Perhaps like many of you, I start out my day by reading the obituaries in the paper. All jokes aside, it’s that time of life.
Not too long ago, I saw that Larry Bewley had died. Larry was a lobbyist for R.J. Reynolds Tobacco Co. in Raleigh back in the early 1990s when I was covering the N.C. General Assembly. He was a smart guy and an honest guy. I learned from his obit that he had been a college wrestler, which makes sense, as he knew all about balance and leverage. But what sticks with me is that he was the first person in my orbit who had a cellphone that didn’t look like a shoebox. His was small and sleek and looked like the future. It represented technology and power. And of course, when you are representing tobacco, it signaled money. Lots of money.
If you live in Winston-Salem, it’s hard to escape the shadow of R.J. Reynolds, now part of Reynolds American Inc. The former factories have been turned into a spiffy research park, bleached of nearly all references to their nicotine-laced past (“Remaking Winston-Salem,” February). Ditto for the iconic Reynolds Building, now a swanky hotel and apartment complex with a fancy, fussy bistro on the ground floor. Like the amputee who still feels something below the stump, on occasion I wake to the smell of tobacco from days gone by. It is not quite a dream, but something more visceral. A memory packed with the emotion of the past.
In January, just as we were all preparing for the changing of the palace guards in Washington, Reynolds American agreed to be sold to British American Tobacco PLC for $49 billion. If the timing was a surprise, the deal was anything but. BAT has owned 42% of Reynolds since 2004, and its standstill agreement barring it from owning more expired more than two years ago. Over the last five years, Reynolds’ stock has tripled, while BAT’s is up 60%. If your assets aren’t performing or being valued adequately, it is best to find some that are.
Reynolds American owes its success to lots of things, some luck but mostly pluck. And the lion’s share of credit goes to Susan Cameron, the company’s former CEO and current executive chairman. She came to Winston-Salem through Reynolds’ 2004 merger with Brown & Williamson Tobacco Co., which was owned by BAT and created the original 42% stake through a stock swap. She left in 2011, then was called back in 2014 after her successor chose early retirement.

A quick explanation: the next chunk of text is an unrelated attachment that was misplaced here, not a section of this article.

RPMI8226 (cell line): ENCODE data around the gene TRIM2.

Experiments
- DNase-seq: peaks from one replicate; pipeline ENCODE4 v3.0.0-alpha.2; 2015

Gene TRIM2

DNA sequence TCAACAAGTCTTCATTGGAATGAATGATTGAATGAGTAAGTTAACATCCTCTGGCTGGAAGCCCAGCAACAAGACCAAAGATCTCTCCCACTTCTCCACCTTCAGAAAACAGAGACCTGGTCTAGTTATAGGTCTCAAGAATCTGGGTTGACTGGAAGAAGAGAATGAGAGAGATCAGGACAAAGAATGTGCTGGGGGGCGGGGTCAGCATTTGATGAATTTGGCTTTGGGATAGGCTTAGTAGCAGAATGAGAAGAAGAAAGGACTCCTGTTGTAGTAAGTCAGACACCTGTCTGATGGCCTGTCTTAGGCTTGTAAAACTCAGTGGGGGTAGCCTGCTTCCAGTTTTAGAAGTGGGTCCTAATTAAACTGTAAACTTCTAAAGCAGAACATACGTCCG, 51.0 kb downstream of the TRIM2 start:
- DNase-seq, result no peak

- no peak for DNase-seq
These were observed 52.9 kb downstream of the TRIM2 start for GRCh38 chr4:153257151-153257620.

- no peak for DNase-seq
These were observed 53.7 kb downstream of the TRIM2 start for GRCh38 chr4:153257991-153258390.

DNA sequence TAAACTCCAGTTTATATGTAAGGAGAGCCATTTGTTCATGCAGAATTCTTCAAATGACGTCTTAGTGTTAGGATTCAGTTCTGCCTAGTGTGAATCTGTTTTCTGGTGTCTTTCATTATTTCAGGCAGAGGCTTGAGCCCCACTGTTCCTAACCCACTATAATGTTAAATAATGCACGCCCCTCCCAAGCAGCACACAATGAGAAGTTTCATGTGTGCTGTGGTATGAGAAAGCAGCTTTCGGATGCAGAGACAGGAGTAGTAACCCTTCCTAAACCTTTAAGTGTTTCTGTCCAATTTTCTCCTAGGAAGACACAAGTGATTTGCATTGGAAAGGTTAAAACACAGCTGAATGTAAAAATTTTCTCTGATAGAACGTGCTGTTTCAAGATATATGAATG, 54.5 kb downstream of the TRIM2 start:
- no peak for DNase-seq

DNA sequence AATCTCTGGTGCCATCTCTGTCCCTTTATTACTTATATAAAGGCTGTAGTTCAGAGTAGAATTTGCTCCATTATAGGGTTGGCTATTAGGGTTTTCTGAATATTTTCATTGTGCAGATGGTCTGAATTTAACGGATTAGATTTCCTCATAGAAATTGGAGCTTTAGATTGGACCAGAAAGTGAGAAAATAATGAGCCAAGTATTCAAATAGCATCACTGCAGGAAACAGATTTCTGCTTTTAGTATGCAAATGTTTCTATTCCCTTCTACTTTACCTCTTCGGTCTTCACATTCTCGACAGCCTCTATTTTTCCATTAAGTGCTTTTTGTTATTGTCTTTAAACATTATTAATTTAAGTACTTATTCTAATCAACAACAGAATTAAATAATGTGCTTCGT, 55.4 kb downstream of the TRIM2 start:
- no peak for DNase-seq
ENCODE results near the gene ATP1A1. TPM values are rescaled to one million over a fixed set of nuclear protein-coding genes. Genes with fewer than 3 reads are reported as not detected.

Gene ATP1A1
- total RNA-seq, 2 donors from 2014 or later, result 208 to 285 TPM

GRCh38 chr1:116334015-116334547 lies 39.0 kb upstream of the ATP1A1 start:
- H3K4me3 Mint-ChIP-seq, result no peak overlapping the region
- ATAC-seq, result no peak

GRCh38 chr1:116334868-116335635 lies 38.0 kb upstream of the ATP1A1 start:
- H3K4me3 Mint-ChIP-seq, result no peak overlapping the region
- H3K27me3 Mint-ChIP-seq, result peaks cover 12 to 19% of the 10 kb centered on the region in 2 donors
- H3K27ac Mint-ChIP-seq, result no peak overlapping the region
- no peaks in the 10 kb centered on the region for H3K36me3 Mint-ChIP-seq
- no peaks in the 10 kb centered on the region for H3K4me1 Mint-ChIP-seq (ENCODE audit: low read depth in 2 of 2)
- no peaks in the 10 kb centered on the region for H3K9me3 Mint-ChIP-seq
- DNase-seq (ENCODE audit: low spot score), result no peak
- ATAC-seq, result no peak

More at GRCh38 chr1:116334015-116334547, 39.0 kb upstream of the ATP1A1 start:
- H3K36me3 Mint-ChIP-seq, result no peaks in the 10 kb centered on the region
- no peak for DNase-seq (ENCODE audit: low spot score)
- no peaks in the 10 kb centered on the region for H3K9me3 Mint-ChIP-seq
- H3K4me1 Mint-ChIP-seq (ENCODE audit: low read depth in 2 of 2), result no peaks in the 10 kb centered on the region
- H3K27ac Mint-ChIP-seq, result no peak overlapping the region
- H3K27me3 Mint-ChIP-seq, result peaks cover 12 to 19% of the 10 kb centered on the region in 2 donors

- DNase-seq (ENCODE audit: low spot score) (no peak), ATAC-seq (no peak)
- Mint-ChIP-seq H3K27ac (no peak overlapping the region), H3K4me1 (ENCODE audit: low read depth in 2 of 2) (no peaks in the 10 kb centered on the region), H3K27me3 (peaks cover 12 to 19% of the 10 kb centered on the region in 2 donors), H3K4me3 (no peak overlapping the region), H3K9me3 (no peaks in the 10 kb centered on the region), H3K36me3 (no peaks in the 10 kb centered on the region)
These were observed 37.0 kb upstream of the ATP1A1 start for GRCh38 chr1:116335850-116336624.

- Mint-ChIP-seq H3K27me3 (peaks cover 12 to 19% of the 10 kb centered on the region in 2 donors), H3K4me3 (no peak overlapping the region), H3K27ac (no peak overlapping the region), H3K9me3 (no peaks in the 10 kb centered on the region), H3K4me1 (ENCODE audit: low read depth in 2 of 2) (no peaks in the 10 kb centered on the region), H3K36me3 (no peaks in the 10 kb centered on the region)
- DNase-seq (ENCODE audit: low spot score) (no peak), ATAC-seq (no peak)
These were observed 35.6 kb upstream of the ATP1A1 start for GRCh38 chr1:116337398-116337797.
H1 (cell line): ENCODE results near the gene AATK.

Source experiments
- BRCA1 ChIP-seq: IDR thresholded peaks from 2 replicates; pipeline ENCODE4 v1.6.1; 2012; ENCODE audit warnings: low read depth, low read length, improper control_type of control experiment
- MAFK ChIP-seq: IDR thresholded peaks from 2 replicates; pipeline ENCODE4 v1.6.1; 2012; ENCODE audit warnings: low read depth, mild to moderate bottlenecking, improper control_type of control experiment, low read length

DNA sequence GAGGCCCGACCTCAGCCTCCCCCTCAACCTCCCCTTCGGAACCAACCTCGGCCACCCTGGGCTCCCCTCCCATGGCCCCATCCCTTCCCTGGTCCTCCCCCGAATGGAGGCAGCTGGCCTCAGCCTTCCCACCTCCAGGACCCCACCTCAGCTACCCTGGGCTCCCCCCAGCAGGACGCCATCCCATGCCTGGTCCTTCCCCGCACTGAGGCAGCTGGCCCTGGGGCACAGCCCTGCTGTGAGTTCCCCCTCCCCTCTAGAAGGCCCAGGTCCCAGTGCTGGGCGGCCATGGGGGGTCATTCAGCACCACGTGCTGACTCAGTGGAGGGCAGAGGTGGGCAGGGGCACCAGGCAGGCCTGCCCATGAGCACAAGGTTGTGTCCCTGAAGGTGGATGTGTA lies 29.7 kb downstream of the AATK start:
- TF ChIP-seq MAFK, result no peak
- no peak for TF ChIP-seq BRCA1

Under Cameron’s watch, Reynolds played both a superb long game and short game to build a better portfolio. It bought smokeless giant Conwood in 2006 for $3.5 billion. It took its time developing vaping technology, absorbing plenty of hits from analysts for its cautious approach but emerging with Vuse, which is the industry leader. She and her team quietly built the Natural American Spirit brand into a huge hippie franchise with a footprint that closely tracks Subaru ownership and Bernie Sanders supporters. (It has a 13.9% market share in Boulder, Colo.) And last year, Reynolds bagged the remaining great prize in the cigarette industry, Lorillard Inc. of Greensboro, paying $25 billion for the right to make and sell Newport, the dominant menthol brand.
Equally important was Cameron’s mercenary approach to Reynolds’ heritage. To make the Lorillard purchase fly, both from a financial and regulatory standpoint, Reynolds sold off a portfolio of sclerotic brands — including Winston and Salem — to Imperial Tobacco Group. Yes, all companies are constantly winnowing their offerings, but it is not every CEO who can divest products named for the city that her company calls home.
Cameron’s mantra at Reynolds has been “Transforming Tobacco,” which is refreshingly honest as an aspiration but slightly Orwellian in practice. While the company has been a leader in products that are “reduced risk,” i.e., providing the nicotine without the smoke or the spit, there’s no getting away from the reality of cash flow. Cigarettes and chewing tobacco provide 98% of sales and 100% of operating profits. The day of reckoning, when the old and new tobacco swap roles, keeps getting pushed back.
Some generations already view cigarette smoking with bemused incredulity, an act of primitive behavior not too dissimilar from driving your own car, having a lawn or even scanning the obit page. But that’s where we’re going, not where we are. Which means that Reynolds and now BAT will wage a two-front battle: First, hedge their bets with technology and use their regulatory clout to steer innovation in their favor, and second, do what they’ve done for the past 50 years, which is manage the decline for all it is worth.